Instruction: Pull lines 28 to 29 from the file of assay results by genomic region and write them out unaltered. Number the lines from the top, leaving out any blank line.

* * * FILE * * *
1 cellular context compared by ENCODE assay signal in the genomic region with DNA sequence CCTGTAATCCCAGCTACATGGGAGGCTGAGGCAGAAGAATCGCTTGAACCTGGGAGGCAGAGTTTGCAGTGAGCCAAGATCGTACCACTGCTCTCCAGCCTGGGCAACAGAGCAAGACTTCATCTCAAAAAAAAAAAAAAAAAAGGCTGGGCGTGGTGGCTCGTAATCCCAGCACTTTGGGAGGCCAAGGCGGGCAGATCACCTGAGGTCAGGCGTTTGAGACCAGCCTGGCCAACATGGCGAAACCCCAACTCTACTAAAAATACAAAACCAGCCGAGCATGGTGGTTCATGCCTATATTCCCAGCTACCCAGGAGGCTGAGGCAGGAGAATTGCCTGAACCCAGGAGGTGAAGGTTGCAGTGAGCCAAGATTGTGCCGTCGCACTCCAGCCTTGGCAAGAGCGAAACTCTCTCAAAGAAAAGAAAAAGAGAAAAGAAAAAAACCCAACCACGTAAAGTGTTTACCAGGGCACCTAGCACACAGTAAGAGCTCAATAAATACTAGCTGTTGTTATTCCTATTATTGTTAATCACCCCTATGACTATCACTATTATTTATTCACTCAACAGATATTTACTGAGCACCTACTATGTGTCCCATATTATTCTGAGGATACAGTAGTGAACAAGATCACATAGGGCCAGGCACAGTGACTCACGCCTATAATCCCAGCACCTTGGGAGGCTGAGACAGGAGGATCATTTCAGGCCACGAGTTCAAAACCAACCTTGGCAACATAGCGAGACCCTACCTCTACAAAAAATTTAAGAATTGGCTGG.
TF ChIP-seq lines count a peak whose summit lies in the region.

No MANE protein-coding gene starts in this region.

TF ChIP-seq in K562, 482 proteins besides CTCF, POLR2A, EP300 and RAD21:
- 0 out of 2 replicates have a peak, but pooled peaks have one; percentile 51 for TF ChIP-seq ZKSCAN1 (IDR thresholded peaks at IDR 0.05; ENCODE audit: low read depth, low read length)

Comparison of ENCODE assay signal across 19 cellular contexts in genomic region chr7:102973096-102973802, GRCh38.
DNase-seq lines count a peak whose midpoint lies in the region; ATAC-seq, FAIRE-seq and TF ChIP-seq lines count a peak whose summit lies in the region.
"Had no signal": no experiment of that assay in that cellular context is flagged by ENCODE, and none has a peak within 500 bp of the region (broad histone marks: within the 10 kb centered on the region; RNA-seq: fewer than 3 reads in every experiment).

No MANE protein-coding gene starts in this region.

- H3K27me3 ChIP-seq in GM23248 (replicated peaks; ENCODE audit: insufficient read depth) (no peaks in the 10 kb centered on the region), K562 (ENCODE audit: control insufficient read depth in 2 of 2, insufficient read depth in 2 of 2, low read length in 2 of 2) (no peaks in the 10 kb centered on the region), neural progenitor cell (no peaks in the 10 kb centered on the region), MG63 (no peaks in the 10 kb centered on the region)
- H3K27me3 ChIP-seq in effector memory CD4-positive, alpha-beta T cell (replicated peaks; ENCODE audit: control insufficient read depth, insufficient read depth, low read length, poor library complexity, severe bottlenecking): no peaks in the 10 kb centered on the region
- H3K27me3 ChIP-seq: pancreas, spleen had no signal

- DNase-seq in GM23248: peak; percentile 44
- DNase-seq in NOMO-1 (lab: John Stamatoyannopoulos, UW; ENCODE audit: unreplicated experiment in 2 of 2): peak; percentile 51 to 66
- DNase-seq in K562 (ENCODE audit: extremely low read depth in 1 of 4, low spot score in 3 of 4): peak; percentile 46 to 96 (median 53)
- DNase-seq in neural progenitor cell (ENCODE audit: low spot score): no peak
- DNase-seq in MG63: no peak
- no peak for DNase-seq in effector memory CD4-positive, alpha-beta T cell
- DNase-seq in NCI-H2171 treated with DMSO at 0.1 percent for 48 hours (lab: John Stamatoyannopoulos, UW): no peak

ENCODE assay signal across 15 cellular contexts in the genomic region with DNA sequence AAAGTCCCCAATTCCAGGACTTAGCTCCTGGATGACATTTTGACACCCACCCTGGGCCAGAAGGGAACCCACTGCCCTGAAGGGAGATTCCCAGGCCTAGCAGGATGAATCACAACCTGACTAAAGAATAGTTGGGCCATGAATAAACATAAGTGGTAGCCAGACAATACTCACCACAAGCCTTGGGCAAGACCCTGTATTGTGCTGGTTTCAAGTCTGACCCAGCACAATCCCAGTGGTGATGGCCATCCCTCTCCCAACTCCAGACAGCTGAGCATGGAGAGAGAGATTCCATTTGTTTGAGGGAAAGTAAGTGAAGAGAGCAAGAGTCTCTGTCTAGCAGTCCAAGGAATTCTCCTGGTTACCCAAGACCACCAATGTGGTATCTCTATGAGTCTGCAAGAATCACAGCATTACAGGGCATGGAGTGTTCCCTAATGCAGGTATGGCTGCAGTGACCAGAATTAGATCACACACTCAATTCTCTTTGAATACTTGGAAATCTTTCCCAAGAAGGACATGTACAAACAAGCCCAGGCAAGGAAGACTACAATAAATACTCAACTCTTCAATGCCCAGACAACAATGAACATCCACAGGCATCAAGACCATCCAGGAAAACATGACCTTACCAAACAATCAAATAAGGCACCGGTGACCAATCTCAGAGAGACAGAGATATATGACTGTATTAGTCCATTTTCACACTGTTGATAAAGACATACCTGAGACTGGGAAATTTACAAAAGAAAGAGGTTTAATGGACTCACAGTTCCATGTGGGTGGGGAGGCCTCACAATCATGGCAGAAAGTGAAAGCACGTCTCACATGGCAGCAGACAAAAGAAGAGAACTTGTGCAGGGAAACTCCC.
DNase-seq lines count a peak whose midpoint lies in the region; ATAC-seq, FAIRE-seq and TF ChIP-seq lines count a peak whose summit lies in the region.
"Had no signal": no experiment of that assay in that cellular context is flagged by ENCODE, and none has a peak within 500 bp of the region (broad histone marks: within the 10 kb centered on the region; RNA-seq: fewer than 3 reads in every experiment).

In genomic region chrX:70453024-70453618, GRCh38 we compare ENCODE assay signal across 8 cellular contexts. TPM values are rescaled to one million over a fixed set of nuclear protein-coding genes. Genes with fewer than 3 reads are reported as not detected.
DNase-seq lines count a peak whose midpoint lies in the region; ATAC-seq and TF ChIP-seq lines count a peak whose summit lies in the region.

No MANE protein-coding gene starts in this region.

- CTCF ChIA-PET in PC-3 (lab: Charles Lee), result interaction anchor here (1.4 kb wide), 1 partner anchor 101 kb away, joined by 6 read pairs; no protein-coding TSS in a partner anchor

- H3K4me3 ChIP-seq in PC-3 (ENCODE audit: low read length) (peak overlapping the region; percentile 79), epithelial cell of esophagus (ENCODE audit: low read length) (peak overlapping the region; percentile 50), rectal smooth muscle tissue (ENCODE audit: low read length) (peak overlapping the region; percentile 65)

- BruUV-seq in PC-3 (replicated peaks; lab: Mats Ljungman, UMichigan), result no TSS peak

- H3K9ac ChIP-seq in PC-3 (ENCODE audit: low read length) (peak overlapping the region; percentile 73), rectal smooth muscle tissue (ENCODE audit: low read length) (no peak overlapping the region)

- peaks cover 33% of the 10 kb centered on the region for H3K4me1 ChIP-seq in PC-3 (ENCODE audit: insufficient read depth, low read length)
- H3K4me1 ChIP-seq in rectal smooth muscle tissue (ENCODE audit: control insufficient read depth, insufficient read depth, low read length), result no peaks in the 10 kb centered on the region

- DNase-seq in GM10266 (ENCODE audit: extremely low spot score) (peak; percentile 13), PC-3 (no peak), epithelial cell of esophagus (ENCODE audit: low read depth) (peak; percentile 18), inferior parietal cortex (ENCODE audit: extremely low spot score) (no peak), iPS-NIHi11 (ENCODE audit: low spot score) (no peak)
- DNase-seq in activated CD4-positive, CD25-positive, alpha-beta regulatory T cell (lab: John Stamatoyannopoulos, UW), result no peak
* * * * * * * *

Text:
- BruUV-seq in PC-3 (replicated peaks; lab: Mats Ljungman, UMichigan), result no TSS peak

- H3K9ac ChIP-seq in PC-3 (ENCODE audit: low read length) (peak overlapping the region; percentile 73), rectal smooth muscle tissue (ENCODE audit: low read length) (no peak overlapping the region)